Creature Feature: Bio-Luminescing Fungus


On one of his nightly walks through the jungle, BFREE Resident Biologist Dan Dourson stumbled upon what is now known to be quite a rare sight, the fruiting bodies (mushroom) of a bio-luminescing fungus species! The unlikely light source emanated from mushrooms growing out of a rotting cohune wood and aged seeds in BFREE’s organic cacao plantation.

Fungi, an interesting group of key organisms, facilitate decay of dead plant material, returning important nutrients to the ecosystem. The main body of any fungi, the mycelium (the bulk of the organism) is actually found living underground while the fruiting body or “mushroom” is the part most commonly seen and can be compared to the orange of a tree. While it is not uncommon for the mycelium to glow, it is exceptionally uncommon for mushrooms! Worldwide there are only 71 species known to possess this unique ability and one of them is right here at BFREE!

The mystery mushroom was identified to genus as a species of Mycena after sending images to a leading expert in bioluminescent mushrooms, Dr. Dennis Dejardin of San Francisco State University. These Mycena dubbed “Fairy-stools” emit a blue-green light that is an amazing experience to behold. At this very moment, dried specimens of this mushroom are enroute to Dr. Desjardin for further examination. Wouldn’t it be great if it turns out to be new to science?

The phenomenon of bioluminescence is natural light created by living organisms occurring in approximately 25 different phyla, many of which are entirely unrelated. Arthropods, certain crustaceans, several species of mollusks including the land snail Quantula striata from Malaysia, deep sea fish, marine microorganisms known as dinoflagellates, fungi and several varieties of slime molds all are known to possess this aerie quality. The most familiar animals in Belize possessing this unique power are the fireflies and headlight beetles whose light organs located on the abdomen and thorax regions of these insects are used to communicate and attract potential mates and in some cases, lure in prey to eat.


Several hypotheses of bioluminescence function in fungi include attracting hungry invertebrates which may aid in spore dispersal or used in attracting predators of mycetophagous invertebrates (organisms that eat mycelium). Some scientists speculate that glowing fungi are nothing more than by-products of some other metabolic process. In high elevation montane forests of the Maya Mountains, the jungle floor glows at night, a result of bioluminescent mycelium growing in decaying oak leaves and other decomposing vegetation.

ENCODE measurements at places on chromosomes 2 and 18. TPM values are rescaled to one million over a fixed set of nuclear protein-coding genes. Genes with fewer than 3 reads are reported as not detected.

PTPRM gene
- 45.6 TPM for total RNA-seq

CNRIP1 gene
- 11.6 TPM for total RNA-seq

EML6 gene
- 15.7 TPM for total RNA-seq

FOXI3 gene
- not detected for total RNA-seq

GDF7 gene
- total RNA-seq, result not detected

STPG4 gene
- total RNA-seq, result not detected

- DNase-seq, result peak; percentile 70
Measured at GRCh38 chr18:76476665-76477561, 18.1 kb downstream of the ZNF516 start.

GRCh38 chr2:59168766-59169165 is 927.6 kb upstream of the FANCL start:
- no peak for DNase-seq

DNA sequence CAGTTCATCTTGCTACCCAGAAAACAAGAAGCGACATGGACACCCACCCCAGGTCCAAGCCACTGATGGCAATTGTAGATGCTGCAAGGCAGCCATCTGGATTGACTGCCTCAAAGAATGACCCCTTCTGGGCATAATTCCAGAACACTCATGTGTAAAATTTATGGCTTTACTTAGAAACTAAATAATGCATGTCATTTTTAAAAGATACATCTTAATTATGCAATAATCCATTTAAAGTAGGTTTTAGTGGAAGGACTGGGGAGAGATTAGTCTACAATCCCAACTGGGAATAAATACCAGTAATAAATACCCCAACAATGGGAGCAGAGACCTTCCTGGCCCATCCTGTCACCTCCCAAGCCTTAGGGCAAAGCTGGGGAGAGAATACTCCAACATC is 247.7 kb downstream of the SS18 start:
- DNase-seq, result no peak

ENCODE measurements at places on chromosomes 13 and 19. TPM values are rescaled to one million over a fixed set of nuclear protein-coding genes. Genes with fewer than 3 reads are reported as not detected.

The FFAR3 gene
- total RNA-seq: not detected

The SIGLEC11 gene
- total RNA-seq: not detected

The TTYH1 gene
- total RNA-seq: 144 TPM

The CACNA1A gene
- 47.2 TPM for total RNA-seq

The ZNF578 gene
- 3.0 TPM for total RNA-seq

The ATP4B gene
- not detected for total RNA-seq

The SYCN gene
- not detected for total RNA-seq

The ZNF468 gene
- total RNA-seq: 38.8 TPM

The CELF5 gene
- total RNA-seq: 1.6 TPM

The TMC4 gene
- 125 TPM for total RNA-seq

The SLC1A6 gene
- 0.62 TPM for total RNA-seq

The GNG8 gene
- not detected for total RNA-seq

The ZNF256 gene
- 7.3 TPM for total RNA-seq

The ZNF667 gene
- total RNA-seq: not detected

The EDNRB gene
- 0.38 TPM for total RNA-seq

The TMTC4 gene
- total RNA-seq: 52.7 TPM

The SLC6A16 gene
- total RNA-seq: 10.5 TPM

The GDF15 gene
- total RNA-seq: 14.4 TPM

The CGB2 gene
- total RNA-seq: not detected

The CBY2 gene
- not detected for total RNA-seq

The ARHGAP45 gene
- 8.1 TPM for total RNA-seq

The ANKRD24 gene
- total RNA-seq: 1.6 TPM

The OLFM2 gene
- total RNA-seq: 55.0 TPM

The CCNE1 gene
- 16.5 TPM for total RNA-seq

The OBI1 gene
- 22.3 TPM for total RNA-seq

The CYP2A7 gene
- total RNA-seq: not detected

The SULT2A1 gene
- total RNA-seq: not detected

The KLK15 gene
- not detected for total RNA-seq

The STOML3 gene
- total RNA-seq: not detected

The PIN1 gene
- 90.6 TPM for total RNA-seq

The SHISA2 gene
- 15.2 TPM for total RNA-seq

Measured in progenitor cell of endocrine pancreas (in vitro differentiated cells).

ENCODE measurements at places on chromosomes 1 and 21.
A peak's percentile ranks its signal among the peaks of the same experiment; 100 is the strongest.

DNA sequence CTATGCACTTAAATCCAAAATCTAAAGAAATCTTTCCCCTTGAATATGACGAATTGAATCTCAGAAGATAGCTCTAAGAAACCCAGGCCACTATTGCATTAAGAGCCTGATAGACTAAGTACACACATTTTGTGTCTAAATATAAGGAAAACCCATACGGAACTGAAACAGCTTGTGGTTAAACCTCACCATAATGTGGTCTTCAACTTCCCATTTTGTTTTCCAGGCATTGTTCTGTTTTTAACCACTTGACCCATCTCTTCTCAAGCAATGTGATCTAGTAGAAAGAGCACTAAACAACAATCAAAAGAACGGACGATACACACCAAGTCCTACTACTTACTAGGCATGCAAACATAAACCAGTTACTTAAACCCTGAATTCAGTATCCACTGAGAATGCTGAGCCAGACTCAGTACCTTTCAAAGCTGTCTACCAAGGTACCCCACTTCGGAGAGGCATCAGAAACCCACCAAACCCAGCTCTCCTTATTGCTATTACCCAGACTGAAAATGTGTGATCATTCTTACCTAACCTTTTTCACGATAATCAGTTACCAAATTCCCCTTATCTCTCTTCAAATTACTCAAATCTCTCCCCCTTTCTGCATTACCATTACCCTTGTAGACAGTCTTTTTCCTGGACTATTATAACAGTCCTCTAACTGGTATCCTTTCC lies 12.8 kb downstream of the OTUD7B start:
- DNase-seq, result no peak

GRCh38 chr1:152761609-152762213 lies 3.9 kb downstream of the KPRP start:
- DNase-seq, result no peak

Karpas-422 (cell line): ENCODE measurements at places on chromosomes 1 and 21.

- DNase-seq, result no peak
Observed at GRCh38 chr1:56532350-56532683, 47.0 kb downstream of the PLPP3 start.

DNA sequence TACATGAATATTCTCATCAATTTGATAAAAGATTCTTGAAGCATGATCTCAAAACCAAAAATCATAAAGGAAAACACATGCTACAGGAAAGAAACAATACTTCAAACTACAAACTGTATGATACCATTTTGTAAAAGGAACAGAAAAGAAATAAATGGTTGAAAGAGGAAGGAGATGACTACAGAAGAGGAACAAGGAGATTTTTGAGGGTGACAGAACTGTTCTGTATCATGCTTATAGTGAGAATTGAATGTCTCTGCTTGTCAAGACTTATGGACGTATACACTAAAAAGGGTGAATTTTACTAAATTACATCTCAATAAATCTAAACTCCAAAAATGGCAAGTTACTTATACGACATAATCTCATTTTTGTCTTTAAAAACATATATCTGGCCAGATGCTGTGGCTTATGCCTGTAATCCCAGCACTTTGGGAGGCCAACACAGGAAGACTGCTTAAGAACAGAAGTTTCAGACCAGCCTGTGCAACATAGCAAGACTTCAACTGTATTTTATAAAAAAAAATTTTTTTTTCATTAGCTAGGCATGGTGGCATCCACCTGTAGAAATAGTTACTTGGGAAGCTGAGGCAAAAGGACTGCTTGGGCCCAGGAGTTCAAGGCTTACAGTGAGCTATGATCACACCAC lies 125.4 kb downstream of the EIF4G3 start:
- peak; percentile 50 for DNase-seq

Biological lighting differs from other light sources such as light bulbs and candlelight in being cool, producing little or no heat during illumination. Bioluminescent light is the result of a biochemical reaction during which two types of chemicals, luciferin and luciferase are combined together. The luciferase acts as an enzyme, allowing the luciferin to release energy as it is oxidized producing the light. There is ongoing research involving bioluminescence in the areas of evolution, ecology, histology, physiology, biochemistry, and biomedical applications.

So if you are wandering the jungles at BFREE at night (especially in the rainy season), take the time to turn off your headlamp and look around….you never know what might be glowing!

2 replies
  1. Michael Dourson
    Michael Dourson says:


    Way cool! As you probably know, we have a glowing mushroom in Ohio, the Jack-o-lantern (omphalotus oleraius), which is the poisonous look-alike to the Chanterelle family. However, I have never taken a night hike and actually seen this species glowing. You have motivated me to do this when the mushroom blooms later this year.




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